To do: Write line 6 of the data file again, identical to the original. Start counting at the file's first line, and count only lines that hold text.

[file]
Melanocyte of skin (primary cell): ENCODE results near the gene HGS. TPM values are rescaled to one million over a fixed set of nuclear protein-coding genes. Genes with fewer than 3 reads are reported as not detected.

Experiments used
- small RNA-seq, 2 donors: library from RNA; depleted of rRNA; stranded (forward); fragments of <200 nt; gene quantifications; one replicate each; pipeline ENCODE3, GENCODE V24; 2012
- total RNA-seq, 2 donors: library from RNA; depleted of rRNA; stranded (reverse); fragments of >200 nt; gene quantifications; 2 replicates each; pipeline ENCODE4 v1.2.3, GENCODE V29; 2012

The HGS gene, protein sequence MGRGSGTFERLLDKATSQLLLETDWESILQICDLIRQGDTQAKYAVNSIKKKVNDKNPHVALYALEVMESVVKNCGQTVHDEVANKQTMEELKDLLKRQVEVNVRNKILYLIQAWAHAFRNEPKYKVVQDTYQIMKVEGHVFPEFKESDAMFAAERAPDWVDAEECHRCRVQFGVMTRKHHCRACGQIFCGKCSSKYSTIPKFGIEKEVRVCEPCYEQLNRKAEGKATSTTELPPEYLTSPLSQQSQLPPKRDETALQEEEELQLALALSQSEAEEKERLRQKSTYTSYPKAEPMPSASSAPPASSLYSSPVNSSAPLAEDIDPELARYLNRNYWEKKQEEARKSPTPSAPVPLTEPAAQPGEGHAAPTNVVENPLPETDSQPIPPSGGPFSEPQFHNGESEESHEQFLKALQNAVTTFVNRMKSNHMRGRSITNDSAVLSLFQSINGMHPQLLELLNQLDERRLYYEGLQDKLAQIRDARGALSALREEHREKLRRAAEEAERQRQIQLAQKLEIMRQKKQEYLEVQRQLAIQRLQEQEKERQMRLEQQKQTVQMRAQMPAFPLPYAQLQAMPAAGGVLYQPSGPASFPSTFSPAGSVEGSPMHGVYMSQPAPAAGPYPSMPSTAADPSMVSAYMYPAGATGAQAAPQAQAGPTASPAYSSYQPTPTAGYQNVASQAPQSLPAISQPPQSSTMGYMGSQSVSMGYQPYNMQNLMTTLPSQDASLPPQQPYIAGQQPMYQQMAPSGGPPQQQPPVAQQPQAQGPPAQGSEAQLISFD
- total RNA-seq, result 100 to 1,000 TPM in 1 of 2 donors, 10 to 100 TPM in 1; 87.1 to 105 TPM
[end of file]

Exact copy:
- total RNA-seq, result 100 to 1,000 TPM in 1 of 2 donors, 10 to 100 TPM in 1; 87.1 to 105 TPM